Although political divisionsfirst emerged over domestic issues, they deepened during a series of crises over foreign policy that reopened the nagging issue of America's relationship with Great Britain. Domestic and foreign policy were, however, never entirely separate, since decisions in one area frequently carried implications for the other. Foreign and domestic policy (1789-1803) spans from the foreign affairs of Washington, to Jefferson's Louisiana Purchase.

Between these times is the Election of 1796, Adams's administration, concerning various perspectives of historical figures on financial policies and foreign countries, the XYZ Affair, and the Alien and Sedition Acts, all in relation to the restrictions and powers of the United States Constitution. Under the term of Washington, there were many affairs to deal with, mainly foreign. Hamilton saw much to admire in Britain. He modeled his financial policies in part on those of William Pitt the younger, a great British minister who took office in 1783, when Britain was so burdened with debt that it seemed on the verge of bankruptcy, and whose reforms restored his country's financial health. The success of Hamilton's financial program, moreover, depended on smooth relations with Britain: duties on imports provided a major source of federal revenue, and most American imports came from Britain. Hamilton did not advocate returning the Americans to British rule; he had, after all, fought for independence as an officer of the Continental army.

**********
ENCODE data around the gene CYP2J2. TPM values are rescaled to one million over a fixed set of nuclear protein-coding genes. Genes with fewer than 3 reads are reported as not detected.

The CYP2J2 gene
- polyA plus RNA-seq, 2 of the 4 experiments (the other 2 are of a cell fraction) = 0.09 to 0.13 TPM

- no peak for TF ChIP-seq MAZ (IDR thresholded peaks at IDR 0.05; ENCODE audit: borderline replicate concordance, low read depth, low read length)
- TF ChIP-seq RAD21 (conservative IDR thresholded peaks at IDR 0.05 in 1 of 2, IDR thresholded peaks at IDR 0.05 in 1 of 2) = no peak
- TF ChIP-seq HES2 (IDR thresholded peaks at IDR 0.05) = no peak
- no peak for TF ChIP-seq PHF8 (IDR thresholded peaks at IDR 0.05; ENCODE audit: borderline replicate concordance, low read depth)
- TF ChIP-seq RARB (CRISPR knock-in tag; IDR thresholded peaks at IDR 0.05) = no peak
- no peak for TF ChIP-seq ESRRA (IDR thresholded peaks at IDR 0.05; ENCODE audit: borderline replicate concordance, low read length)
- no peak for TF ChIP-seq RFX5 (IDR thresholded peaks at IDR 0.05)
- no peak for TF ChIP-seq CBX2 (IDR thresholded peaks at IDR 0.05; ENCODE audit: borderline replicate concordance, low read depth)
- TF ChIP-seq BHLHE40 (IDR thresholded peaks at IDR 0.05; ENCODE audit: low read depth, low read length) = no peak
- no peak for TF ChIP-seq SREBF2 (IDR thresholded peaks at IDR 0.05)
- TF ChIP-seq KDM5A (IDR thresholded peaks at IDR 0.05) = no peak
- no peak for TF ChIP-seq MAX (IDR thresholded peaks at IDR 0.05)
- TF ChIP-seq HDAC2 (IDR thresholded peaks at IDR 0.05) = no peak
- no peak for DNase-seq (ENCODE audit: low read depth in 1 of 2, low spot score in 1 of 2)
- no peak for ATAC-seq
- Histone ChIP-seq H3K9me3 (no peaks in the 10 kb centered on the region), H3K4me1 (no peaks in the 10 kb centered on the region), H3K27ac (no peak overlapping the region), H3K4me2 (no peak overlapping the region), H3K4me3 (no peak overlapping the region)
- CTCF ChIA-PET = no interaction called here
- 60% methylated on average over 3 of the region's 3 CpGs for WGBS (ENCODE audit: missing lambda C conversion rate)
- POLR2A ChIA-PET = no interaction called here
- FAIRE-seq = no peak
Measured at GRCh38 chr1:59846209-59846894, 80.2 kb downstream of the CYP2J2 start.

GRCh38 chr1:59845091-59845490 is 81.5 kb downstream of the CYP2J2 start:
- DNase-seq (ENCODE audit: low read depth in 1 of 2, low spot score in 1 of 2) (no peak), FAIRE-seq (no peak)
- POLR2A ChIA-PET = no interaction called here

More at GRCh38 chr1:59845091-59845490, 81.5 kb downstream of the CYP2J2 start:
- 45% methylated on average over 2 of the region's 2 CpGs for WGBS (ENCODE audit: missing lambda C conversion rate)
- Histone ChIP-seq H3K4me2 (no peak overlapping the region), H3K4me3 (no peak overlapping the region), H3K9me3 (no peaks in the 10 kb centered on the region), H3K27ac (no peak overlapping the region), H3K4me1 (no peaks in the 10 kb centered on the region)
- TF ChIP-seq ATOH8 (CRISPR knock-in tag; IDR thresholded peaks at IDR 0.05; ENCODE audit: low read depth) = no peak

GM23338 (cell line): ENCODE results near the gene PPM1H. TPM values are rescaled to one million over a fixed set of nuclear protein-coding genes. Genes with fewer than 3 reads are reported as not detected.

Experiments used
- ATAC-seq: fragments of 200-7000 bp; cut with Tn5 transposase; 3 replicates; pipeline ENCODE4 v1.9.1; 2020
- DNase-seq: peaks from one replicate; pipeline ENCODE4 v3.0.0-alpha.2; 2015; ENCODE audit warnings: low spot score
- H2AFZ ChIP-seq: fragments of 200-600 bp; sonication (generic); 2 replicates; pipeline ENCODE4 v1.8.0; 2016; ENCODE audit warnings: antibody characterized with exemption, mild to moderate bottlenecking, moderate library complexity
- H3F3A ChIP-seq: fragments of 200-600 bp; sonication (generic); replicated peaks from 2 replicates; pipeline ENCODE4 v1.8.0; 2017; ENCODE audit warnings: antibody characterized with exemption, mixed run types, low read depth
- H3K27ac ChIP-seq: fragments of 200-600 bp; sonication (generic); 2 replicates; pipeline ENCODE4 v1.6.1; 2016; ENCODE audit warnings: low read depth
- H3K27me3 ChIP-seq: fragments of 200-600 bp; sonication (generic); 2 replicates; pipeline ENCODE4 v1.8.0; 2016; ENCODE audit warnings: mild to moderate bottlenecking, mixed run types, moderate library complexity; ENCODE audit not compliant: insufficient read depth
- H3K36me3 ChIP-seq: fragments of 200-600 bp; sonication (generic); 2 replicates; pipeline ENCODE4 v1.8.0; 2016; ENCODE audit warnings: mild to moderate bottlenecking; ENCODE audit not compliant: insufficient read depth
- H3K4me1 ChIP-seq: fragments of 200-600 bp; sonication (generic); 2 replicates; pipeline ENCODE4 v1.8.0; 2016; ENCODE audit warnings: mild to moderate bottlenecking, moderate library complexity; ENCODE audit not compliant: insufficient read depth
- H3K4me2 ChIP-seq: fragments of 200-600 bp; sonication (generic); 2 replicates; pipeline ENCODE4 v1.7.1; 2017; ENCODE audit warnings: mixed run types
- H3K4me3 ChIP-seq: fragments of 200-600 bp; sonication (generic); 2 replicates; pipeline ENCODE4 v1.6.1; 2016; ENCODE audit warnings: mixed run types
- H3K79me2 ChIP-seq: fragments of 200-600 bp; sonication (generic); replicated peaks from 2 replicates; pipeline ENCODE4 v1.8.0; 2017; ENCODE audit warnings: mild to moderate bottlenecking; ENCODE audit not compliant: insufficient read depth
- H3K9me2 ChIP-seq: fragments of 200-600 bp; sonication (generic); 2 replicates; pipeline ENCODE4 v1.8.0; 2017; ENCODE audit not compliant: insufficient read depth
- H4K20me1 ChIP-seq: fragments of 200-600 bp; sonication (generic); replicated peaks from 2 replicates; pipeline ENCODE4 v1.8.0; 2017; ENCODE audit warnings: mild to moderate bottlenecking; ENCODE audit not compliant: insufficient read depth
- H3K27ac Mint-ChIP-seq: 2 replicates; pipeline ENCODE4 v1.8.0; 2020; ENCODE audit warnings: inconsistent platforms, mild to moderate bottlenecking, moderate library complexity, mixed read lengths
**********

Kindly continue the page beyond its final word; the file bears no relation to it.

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Nor did he seek to establish a monarchy in the United States. But he thought an amicable relationship with the onetime mother country would best serve American interests. In contrast, Jefferson remained deeply hostile to Britain, and his Anglophobia played a central role in his growing opposition to Hamilton. The treasury secretary's method of finance, with a bank and large funded debt, seemed-as in part it was-base..